'Inversion' ('Varoonegi'): Cannes Review

Varoonegi 2 - H 2016
Courtesy of Cannes Film Festival
An upbeat tale of woman power.

A woman takes charge in Behnam Behzadi’s smoggy Tehran drama.

The smog that envelopes the teeming metropolis of Tehran, graying out tall buildings and infecting people’s lungs, becomes an ominous sign of the times in veteran director Behnam Behzadi’s penetrating drama Inversion (Varoonegi.) Ostensibly referring to thermal inversion, a meteorological condition causing air pollution, it’s a loaded term that also hints at the turning back of the casually exploited heroine as she rethinks things and starts making decisions on her own. If at first this looks like an object lesson in how Iranian women are taken for granted and used like chattel by any big brother in the vicinity, by the end of the story things have taken an upbeat turn, making for a satisfying and even surprising finale that could find limited release after its bow in Cannes Certain Regard.

This is about Iran’s middle class, and even after the revolution that sanctified men’s power over their wives, mothers and sisters, many women were able to find ways to express themselves. Niloofar (Sahar Dowlatshahi) is one of them.  She owns and runs her late father’s tailor shop which she is hoping to expand with new seamstresses. As she will later say, the shop is everything to her.

Her beautiful shining face and warm smile make it seem odd she’s never married, but in her late 30’s we find her still single and living with her widowed, ailing mother. Just when she hooks up with an old flame, a building constructor who has recently returned to Iran  (the personable Ali Reza Aghakhani), her mother collapses with respiratory failure. The doctor, somewhat laughably, orders her to move to another city with no pollution. Without even consulting Niloofar, her brother Farhad (a punchy, glum Ali Mosaffa) and her married sister Homa (Roya Javidnia) decide that the most convenient arrangement (for them, of course) is for Niloofar and mom to move together. And since Niloofar will no longer be working, Farhad quickly arranges to sell her shop to pay his debts. One day she finds the door locked with all her sewing machines inside.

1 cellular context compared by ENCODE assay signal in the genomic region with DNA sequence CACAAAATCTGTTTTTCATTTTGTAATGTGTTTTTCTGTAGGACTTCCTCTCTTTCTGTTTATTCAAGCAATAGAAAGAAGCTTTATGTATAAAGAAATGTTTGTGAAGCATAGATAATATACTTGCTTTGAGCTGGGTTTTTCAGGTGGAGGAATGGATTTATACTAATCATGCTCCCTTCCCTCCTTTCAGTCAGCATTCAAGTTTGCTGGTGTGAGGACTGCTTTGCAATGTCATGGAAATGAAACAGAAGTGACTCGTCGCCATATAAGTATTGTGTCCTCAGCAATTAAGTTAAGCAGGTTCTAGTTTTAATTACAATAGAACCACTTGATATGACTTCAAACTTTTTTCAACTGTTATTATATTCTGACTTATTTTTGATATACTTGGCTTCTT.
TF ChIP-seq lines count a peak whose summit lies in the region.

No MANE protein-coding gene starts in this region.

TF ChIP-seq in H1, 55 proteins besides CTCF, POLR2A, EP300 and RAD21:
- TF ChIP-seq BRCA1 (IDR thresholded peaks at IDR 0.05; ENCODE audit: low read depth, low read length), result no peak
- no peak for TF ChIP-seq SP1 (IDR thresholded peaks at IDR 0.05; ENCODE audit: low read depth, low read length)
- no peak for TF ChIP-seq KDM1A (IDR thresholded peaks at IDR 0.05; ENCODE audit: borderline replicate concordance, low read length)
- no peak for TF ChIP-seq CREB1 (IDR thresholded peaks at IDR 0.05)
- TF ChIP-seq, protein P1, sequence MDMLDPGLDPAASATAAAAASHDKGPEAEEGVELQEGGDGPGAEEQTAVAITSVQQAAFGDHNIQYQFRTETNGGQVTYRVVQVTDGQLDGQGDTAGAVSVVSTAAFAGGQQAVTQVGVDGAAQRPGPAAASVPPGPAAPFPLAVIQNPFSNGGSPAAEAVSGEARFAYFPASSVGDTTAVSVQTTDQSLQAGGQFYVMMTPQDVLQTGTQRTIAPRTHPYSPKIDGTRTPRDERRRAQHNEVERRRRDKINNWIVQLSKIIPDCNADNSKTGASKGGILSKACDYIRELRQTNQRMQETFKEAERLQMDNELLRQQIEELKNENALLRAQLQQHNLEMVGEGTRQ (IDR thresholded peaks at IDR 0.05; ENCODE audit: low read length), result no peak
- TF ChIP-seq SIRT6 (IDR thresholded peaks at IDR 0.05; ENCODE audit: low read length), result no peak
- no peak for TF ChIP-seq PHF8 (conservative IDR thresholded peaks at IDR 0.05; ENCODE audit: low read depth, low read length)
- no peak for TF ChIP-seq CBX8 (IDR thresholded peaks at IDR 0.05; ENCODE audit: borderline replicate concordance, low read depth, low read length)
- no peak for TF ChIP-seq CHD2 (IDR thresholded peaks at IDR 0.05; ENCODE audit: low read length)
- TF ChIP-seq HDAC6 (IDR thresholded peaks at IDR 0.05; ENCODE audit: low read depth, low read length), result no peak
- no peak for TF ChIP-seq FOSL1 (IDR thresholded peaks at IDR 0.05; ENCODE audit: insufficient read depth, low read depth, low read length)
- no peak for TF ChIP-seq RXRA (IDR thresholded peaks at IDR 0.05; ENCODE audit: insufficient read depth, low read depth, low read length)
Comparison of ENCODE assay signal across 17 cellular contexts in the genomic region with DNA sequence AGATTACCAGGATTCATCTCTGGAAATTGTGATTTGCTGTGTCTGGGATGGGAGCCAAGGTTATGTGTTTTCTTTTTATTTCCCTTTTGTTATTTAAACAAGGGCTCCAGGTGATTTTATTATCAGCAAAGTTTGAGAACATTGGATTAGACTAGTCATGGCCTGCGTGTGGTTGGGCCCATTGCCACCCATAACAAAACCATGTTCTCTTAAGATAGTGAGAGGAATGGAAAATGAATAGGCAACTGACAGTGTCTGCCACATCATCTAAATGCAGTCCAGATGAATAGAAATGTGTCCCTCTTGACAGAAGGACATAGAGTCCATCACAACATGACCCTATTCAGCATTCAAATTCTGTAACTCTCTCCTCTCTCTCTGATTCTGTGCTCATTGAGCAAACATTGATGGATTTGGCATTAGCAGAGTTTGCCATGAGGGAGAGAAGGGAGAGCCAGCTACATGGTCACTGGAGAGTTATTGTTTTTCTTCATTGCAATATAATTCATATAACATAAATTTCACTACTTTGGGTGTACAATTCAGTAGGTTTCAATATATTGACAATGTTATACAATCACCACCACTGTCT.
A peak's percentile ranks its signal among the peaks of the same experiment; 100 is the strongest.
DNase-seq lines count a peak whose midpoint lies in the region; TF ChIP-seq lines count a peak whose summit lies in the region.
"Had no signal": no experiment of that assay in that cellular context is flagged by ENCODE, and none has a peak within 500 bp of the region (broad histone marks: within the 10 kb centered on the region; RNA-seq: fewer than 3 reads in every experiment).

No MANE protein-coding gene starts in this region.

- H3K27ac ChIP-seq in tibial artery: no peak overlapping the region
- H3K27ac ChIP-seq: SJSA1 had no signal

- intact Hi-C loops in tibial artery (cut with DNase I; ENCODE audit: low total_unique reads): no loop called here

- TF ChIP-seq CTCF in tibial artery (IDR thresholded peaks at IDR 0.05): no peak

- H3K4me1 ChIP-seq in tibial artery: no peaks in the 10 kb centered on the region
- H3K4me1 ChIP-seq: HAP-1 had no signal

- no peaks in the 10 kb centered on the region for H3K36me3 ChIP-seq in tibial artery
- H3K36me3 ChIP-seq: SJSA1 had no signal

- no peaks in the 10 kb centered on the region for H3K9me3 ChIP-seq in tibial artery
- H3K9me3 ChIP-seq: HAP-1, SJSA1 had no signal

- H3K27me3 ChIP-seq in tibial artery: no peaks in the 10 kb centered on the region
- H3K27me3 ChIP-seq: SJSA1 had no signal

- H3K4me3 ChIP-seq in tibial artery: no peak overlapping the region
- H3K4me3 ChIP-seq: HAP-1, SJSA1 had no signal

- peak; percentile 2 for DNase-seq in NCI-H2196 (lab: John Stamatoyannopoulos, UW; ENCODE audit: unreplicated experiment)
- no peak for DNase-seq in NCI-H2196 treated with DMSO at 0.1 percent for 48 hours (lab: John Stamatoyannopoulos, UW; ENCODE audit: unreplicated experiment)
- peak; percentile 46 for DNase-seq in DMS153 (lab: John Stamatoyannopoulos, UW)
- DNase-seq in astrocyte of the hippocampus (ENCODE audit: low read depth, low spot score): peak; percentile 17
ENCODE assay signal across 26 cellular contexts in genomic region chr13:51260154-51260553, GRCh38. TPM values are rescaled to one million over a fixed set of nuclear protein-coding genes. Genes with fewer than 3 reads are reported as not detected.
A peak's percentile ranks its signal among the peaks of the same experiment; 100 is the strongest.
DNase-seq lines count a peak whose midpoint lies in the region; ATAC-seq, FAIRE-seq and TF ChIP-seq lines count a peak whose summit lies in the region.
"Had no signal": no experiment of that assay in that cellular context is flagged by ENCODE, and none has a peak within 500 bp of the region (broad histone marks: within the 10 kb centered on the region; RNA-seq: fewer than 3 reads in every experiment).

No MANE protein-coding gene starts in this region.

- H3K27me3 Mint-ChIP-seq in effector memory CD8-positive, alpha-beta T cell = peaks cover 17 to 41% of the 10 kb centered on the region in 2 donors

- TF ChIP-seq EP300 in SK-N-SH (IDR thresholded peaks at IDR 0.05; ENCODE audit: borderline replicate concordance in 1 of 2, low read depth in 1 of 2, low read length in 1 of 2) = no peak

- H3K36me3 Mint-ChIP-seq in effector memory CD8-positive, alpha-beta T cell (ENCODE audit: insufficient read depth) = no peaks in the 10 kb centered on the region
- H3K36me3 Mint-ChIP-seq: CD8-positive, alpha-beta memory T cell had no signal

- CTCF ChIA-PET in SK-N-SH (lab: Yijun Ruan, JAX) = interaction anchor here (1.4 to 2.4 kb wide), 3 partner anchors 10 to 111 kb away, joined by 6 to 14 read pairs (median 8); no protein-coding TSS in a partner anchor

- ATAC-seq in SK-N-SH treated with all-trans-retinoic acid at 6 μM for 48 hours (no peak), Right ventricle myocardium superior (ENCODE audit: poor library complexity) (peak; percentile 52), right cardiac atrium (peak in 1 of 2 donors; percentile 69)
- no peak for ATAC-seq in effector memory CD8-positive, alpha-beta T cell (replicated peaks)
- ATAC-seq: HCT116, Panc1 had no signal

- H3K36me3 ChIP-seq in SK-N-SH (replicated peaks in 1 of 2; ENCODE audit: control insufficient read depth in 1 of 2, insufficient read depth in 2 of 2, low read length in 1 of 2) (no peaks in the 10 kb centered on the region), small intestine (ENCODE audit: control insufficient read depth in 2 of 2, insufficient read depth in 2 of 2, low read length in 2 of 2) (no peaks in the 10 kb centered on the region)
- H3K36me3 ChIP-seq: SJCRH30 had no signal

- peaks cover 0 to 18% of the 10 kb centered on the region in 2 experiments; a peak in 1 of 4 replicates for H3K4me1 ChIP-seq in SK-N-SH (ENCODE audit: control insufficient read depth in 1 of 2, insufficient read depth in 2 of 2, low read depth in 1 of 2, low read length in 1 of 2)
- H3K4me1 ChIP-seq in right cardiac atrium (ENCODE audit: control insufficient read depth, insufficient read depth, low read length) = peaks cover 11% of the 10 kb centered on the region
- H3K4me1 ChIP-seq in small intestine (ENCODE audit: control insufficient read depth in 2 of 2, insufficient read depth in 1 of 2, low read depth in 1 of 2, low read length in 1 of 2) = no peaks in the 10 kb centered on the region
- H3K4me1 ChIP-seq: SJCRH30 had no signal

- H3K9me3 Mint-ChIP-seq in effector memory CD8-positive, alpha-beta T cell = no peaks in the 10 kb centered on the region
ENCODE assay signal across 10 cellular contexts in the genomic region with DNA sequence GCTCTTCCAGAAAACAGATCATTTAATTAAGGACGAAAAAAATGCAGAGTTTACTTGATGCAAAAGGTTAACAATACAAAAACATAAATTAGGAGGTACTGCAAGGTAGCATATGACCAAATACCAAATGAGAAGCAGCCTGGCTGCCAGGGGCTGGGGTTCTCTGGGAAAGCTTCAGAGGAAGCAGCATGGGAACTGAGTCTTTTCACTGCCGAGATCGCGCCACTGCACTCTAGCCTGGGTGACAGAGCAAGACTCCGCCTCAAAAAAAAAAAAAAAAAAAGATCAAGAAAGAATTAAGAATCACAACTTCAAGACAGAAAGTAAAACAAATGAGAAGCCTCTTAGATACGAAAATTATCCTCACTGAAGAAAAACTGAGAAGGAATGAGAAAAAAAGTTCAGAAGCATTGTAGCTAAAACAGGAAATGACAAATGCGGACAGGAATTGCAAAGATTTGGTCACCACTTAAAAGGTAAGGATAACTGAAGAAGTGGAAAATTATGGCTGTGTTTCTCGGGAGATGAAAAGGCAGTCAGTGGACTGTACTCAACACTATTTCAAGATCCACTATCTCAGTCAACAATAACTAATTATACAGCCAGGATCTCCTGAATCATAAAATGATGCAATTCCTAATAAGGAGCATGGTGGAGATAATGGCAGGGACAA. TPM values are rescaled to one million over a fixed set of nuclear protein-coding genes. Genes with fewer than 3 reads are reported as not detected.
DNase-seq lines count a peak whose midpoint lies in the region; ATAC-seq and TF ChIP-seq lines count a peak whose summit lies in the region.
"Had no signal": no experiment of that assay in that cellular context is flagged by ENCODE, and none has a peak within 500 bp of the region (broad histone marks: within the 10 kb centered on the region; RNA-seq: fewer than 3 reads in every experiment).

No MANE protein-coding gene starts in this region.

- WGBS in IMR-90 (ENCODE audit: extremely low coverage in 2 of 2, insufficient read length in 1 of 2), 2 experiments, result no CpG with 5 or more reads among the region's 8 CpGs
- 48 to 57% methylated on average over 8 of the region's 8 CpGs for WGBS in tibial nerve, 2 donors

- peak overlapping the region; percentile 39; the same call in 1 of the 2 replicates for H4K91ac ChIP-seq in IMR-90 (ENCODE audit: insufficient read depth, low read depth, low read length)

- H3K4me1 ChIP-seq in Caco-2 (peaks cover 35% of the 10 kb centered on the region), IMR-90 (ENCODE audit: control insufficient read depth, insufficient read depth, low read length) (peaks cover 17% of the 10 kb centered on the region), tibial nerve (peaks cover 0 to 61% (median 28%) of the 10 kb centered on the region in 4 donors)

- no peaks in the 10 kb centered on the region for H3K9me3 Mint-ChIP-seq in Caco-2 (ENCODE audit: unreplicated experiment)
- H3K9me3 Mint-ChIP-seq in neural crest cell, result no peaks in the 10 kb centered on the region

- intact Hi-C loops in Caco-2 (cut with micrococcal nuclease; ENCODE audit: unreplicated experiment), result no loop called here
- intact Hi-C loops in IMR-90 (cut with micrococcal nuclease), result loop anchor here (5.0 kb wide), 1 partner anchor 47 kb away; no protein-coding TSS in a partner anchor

The depressing thing about the first act is how the sunny heroine meekly swallows her own desires and allows herself to be railroaded into major life-style changes, which are also likely to skewer her budding romance to Mr. Right. Watching it all happen is her teenage niece Saba, who looks up to aunt Niloofar as a liberated role model and now sees her life being trampled underfoot by her selfish relatives.

The dialogue-packed drama races along to the irritating music of ringing cell phones and messages. In a fine scene between Niloofar and her violent, high-handed brother, she reasonably asks why her opinion doesn’t count and the tide begins to turn. In a nice twist, the mother herself forces the issue. She senses something is fishy when the relatives gathered around her sickbed piously proclaim that “Niloofar’s life and work is you, Mom.”

Typical for Iranian films these days, everyone is very secretive to the point of outright lies, and they beat around the bush when they should be facing up to facts. The constant phone calls that circle the drama like mosquitoes only make matters worse.

The supporting cast lends strong support, particularly Shirin Yazdanbakhsh as the mother and the wide-eyed Setareh Hosseini as young Saba, who sees all the games the adults are playing.


Cast: Sahar Dowlatshahi, Ali Mosaffa, Ali Reza Aghakhani, Setareh Pesyani, Roya Javidnia, Shirin Yazdanbakhsh, Setareh Hosseini, Toufan Mehrdadian, Mojtaba Nam Nabat, Payam Yazdani, Ebad Karimi, Yazdan Akhoondi


Director, screenwriter, producer: Behnam Behzadi

Director of photography: Bahram Badakhshani

Production and costume designer: Babak Karimi Tari

Editor: Meysam Molaei

Music: Sahar Sakhaei

World sales: Noori Pictures

Venue: Cannes Film Festival (Un Certain Regard)

84 minutes